Do I Have to Forgive My Dad for Leaving?
My dad abandoned our family when I was in elementary school. A week after my birthday, actually. At 8 years old, I was man of the house.
My mom was already bringing home all the cash, since my dad never worked. Money-wise, our family’s situation didn’t change. But when my dad left, there was no more babysitter. I had to step up and be the parent for my own brothers, microwaving their dinners, teaching them to tie their shoes, and so on. This was back when kids could still play outside without the neighbors calling child services.
At the time, I figured my dad had rejected us. I got a whole inferiority complex about it in my teens. I looked for role models in all the wrong places. Therapy helped me get my act together, but it didn’t make the hurt go away.
Later, my mom told me my dad was an alcoholic. He didn’t abandon us for another family. He was just getting drunk in a bar somewhere. Instead of hating myself, I started hating him. I mean, it was bad enough to choose another kid over me, but to leave me for booze? It didn’t make sense.
I’ve worked hard to move on. I have my own children now, and I raise them as best I can. But a month ago, guess what happened? The prodigal father returned. He said he’s gotten sober and he wants to be a father again. He wants to meet his grandchildren.
My little brothers forgave him instantly. They were toddlers when he left, so his absence didn’t hurt them as much. They pity my dad for having an addiction. Now they’re pressuring me to invite him to my daughter’s baptism.
I told my brothers that I refuse to let that man back into my life. If they want to spend time with him, that is their business. But I spent my whole life learning to get along without my dad. I see no reason to restart a relationship that only brought me pain.
Do I have to forgive my dad? I feel like I’m chained to this person who almost ruined my life. Am I a bad person if I want to leave my deadbeat dad in the past? —The Abandoned Son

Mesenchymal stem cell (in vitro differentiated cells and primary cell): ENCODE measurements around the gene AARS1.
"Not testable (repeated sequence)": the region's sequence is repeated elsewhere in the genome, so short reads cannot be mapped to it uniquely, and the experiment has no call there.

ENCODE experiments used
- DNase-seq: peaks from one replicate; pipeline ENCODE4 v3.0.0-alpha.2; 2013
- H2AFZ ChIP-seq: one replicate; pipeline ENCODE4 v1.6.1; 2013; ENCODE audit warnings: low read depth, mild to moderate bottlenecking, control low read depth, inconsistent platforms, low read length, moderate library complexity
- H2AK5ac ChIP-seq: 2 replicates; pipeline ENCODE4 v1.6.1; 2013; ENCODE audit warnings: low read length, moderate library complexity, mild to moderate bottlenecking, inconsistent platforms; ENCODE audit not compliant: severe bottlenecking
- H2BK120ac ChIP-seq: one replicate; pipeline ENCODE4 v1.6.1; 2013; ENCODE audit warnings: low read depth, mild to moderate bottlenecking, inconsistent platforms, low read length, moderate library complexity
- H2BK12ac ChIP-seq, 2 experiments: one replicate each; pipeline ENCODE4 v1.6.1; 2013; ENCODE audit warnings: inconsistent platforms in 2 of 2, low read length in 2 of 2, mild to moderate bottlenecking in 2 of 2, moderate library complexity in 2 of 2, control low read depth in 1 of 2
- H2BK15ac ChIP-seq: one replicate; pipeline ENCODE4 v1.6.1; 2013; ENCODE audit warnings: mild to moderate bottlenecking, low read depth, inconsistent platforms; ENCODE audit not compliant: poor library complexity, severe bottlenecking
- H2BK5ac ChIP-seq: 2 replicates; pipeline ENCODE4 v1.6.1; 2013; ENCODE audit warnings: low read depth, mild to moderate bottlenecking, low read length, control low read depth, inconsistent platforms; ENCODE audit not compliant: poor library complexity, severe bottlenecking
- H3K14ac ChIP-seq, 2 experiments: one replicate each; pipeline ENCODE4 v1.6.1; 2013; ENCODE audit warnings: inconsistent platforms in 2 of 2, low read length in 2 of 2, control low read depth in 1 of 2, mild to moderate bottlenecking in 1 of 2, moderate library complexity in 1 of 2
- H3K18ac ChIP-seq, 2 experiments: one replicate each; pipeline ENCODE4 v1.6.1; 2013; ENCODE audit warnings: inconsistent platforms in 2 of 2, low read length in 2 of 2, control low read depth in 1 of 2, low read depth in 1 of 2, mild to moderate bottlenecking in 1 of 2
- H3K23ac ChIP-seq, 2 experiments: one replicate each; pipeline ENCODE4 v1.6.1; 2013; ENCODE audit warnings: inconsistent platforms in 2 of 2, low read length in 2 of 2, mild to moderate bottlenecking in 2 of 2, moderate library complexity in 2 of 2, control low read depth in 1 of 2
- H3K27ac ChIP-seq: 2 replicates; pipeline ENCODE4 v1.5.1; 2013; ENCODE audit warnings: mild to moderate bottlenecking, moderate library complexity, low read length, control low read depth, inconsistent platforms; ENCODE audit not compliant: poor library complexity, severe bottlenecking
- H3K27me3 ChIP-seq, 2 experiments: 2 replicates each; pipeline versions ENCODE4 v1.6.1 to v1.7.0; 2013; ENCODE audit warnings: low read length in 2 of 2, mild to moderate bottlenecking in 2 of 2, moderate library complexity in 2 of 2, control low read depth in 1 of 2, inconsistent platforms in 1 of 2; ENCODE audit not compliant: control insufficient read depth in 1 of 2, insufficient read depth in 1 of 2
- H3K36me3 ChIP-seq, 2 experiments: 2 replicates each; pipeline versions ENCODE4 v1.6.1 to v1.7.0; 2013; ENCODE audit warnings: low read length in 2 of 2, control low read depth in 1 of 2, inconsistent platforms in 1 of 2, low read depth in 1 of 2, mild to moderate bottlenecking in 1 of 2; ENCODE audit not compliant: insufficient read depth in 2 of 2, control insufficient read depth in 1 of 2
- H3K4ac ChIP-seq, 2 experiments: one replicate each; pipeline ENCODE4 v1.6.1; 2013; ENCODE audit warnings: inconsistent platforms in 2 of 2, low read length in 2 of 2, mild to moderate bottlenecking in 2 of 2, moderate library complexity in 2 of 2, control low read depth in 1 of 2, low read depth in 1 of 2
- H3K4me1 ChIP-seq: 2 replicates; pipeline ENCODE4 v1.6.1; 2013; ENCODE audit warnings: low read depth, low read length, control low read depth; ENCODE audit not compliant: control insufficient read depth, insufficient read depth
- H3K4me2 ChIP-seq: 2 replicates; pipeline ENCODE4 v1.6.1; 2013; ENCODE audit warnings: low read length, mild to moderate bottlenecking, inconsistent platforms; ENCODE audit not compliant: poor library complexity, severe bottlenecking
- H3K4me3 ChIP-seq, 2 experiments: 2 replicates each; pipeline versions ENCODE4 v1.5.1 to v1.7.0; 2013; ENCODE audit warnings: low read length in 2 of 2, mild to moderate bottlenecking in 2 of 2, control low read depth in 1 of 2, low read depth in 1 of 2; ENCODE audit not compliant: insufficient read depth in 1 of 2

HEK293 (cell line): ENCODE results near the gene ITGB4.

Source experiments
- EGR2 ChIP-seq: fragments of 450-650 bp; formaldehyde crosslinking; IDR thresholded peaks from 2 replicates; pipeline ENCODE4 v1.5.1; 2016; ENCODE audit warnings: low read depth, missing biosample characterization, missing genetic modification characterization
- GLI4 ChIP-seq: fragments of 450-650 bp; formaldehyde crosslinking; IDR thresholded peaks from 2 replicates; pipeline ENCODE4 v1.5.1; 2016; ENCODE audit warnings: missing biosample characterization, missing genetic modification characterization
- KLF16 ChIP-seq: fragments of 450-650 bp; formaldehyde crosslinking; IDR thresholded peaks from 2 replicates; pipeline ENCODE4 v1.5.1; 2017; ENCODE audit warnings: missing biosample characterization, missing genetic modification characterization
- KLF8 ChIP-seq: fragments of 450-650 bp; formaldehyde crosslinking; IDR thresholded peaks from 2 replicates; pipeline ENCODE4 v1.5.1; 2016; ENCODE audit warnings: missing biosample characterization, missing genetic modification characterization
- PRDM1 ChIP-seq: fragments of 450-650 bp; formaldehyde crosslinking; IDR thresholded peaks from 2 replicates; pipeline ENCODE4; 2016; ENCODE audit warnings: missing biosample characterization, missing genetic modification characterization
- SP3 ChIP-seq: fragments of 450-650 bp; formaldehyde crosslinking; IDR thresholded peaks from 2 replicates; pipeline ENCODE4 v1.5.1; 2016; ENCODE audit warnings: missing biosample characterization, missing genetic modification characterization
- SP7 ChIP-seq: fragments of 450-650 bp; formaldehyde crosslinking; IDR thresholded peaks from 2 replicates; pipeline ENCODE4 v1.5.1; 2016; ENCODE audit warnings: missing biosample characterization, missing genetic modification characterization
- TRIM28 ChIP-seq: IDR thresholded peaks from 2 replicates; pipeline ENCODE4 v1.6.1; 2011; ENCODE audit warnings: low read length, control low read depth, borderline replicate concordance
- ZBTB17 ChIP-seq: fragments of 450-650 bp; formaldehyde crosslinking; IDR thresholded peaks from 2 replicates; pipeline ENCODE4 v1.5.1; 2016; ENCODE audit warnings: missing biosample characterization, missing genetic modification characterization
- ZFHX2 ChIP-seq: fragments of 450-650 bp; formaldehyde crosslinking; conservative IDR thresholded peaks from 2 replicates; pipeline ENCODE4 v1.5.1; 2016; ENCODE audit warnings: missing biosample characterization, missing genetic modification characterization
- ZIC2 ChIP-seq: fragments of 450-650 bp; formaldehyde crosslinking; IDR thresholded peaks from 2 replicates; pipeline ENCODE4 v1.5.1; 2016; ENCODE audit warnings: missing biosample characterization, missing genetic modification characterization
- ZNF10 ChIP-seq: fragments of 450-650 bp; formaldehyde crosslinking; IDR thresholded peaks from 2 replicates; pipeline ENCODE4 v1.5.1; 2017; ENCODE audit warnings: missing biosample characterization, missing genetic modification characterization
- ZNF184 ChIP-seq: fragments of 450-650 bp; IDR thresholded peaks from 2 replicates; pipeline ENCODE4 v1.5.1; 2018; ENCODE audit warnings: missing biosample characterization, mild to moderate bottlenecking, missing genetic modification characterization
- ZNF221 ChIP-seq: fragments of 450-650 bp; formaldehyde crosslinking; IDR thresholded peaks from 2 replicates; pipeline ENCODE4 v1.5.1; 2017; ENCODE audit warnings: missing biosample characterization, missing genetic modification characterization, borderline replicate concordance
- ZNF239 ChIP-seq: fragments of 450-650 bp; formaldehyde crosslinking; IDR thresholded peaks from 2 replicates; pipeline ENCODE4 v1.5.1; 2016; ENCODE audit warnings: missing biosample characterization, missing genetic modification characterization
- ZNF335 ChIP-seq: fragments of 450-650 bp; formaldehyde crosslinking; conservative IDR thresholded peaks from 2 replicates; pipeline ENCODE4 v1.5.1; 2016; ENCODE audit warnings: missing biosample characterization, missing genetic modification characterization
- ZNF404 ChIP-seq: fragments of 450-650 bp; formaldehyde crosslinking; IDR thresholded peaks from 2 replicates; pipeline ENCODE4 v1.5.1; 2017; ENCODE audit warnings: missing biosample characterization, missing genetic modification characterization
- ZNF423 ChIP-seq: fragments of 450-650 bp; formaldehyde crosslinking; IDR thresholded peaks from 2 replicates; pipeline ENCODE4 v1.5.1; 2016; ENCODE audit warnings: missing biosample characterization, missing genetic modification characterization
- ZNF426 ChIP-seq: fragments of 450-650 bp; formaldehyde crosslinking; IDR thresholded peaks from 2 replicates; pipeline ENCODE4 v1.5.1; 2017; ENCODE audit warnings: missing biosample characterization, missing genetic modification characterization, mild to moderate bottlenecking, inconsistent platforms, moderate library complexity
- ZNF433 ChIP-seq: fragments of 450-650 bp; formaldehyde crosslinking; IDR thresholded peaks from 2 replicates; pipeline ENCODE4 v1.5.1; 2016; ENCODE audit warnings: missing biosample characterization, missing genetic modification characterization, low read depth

You are the only one who can decide what relationship, if any, you want to have with your dad. If you choose not to engage with him, that does not make you a bad person. Simply being related by blood does not require us to sustain a relationship, particularly if that relationship feels hurtful or harmful.
I would encourage you, however, to work on forgiveness. Not for your dad’s sake, or so you can build a relationship with him, but for your sake. Holding on to pain, anger, and resentment winds up being toxic. It casts a shadow over our lives and our relationships in sometimes significant ways.
Holding on to pain, anger, and resentment winds up being toxic. It casts a shadow over our lives and our relationships in sometimes significant ways.
Your father was not able to be there for you when you were growing up. That was painful and confusing. His limitations prevented him from being the dad you wanted or needed. Nothing he does now will change that. You can, however, change your understanding of your experience if you choose to. Your dad’s addiction prevented him from showing up for his family. It must have been a powerful force for him to miss out on so much.
It might help you to find other grown children of people with alcoholism to share your feelings and experiences with. They may be able to share their stories and their struggles in ways that help you clarify your own. There are usually groups and meetings you can attend to meet others who might have similar stories to tell. I also encourage you to reconnect with a therapist to work through how you want to handle the family pressure you are feeling to invite someone who hurt you back into your life.
It is possible to have compassion for your father and to recognize his struggles and limitations without choosing to allow him into your life. Whatever you decide, leading with anger or resentment may cause you more pain and regret. If you are able to release yourself from that hurt, you may be more likely to find peace with your choices.
Best of luck,
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